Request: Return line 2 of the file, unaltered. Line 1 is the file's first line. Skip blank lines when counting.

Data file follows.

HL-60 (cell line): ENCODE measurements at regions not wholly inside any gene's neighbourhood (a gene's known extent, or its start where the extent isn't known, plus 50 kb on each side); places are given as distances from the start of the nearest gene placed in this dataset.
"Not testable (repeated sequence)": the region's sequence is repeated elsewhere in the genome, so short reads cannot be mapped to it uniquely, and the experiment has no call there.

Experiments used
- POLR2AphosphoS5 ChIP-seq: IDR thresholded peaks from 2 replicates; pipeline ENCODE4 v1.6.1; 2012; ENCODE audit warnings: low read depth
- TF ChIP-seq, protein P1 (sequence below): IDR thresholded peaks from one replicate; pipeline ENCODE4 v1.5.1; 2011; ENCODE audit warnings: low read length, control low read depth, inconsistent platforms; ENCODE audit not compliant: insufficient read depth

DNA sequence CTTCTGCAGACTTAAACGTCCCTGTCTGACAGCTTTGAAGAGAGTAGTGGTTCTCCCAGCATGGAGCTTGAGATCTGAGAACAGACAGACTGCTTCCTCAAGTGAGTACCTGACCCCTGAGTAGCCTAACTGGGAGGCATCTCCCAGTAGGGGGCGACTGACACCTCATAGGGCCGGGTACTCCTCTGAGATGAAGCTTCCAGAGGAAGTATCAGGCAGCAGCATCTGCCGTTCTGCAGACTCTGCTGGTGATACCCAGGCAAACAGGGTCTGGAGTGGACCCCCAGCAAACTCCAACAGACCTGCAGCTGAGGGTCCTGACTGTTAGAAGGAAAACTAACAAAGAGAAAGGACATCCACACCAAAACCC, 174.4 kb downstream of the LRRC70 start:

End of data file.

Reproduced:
"Not testable (repeated sequence)": the region's sequence is repeated elsewhere in the genome, so short reads cannot be mapped to it uniquely, and the experiment has no call there.